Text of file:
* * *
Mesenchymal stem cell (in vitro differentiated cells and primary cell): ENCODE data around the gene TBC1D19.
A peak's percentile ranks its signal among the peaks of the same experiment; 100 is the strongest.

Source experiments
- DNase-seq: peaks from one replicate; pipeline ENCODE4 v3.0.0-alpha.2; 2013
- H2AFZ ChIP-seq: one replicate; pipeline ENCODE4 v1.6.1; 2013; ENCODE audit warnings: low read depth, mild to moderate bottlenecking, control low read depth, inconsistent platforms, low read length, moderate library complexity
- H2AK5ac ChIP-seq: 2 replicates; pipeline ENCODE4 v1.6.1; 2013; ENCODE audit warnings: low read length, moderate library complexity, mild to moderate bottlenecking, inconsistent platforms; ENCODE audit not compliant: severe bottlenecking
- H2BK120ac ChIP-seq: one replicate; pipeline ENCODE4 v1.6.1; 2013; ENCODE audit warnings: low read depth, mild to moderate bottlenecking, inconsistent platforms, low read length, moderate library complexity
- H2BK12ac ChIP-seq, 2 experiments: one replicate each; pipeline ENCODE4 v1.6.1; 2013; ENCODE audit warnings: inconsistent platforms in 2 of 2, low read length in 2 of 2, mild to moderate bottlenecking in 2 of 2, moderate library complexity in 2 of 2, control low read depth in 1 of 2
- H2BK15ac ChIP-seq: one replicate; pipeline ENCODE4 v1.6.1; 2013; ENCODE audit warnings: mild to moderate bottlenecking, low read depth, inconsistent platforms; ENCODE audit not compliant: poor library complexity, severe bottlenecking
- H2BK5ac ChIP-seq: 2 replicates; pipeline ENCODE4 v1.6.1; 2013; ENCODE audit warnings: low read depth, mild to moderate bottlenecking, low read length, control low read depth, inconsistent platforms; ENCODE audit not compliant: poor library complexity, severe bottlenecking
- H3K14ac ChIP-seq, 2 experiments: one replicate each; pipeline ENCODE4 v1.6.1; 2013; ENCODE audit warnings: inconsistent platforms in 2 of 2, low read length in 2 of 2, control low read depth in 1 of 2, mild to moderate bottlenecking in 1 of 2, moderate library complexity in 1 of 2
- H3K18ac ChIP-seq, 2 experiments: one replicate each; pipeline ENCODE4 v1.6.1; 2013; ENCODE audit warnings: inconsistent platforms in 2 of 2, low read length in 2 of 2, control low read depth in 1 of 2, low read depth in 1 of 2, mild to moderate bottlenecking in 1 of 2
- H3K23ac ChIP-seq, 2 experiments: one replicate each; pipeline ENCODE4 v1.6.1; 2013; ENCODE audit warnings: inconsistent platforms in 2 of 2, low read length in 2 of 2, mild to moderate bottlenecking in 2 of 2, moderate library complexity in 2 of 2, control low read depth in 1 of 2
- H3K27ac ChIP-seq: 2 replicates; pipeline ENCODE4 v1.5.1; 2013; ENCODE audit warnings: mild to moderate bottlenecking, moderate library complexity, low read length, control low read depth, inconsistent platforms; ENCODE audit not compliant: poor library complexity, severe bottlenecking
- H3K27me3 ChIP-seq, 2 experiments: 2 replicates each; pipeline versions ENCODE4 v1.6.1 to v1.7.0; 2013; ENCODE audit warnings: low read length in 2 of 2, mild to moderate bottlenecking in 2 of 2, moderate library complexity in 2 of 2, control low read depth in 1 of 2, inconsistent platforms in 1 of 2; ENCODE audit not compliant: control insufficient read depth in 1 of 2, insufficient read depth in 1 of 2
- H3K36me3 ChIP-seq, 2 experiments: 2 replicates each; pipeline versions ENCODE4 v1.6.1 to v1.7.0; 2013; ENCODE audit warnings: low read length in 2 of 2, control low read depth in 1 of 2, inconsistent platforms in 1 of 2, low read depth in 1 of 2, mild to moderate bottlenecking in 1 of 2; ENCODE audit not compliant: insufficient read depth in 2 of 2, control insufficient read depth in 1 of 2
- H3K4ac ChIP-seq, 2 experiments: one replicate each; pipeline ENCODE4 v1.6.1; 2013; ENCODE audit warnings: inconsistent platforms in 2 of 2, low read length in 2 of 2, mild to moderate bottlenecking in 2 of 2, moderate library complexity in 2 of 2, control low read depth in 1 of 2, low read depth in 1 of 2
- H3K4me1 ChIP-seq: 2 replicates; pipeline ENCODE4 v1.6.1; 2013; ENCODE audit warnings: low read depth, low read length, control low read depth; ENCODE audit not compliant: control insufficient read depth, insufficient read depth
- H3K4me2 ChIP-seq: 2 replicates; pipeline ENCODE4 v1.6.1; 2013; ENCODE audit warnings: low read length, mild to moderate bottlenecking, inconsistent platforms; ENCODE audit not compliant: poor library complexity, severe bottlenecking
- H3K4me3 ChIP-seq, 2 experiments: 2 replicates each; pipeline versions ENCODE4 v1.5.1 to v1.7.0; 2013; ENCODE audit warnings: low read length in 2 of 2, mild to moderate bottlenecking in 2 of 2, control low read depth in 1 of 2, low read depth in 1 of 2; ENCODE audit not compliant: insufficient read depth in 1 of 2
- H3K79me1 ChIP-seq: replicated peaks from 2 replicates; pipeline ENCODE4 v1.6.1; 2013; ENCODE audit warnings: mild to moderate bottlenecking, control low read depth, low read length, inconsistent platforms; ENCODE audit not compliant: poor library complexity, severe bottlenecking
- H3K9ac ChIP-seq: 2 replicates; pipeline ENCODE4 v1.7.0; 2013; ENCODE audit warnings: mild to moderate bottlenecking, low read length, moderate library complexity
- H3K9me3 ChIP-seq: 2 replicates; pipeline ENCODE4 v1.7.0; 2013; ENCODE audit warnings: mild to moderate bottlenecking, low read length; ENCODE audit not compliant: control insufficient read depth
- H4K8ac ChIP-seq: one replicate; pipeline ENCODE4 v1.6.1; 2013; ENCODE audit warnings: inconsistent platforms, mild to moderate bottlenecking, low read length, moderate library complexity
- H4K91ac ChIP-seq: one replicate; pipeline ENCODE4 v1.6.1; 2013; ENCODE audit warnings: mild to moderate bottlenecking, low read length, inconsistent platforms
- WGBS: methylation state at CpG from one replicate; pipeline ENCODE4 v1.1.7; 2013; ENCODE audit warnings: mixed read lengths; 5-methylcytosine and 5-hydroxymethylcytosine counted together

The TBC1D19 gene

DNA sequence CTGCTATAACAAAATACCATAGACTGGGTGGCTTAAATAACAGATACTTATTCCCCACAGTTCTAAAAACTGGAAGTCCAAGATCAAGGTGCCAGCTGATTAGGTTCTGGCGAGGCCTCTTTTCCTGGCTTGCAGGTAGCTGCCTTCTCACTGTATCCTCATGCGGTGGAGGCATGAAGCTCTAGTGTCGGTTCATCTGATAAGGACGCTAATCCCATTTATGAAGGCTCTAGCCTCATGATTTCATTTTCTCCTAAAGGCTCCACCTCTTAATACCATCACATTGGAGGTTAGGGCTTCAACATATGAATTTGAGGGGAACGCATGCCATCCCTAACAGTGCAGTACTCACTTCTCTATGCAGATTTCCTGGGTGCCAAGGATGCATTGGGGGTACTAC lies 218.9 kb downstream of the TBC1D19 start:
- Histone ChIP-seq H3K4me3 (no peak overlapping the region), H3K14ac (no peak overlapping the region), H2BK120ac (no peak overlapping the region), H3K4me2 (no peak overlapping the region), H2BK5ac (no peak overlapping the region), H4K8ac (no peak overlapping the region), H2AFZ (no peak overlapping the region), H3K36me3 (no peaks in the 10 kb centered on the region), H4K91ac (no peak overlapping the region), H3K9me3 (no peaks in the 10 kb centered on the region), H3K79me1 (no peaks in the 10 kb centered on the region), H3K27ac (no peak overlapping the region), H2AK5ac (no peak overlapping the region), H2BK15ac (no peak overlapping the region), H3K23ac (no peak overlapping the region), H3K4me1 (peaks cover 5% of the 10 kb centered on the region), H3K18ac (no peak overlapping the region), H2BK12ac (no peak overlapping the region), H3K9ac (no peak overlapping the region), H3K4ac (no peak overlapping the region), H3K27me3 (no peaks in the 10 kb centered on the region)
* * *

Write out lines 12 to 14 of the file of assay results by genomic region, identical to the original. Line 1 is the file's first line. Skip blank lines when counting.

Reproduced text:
- H3K18ac ChIP-seq, 2 experiments: one replicate each; pipeline ENCODE4 v1.6.1; 2013; ENCODE audit warnings: inconsistent platforms in 2 of 2, low read length in 2 of 2, control low read depth in 1 of 2, low read depth in 1 of 2, mild to moderate bottlenecking in 1 of 2
- H3K23ac ChIP-seq, 2 experiments: one replicate each; pipeline ENCODE4 v1.6.1; 2013; ENCODE audit warnings: inconsistent platforms in 2 of 2, low read length in 2 of 2, mild to moderate bottlenecking in 2 of 2, moderate library complexity in 2 of 2, control low read depth in 1 of 2
- H3K27ac ChIP-seq: 2 replicates; pipeline ENCODE4 v1.5.1; 2013; ENCODE audit warnings: mild to moderate bottlenecking, moderate library complexity, low read length, control low read depth, inconsistent platforms; ENCODE audit not compliant: poor library complexity, severe bottlenecking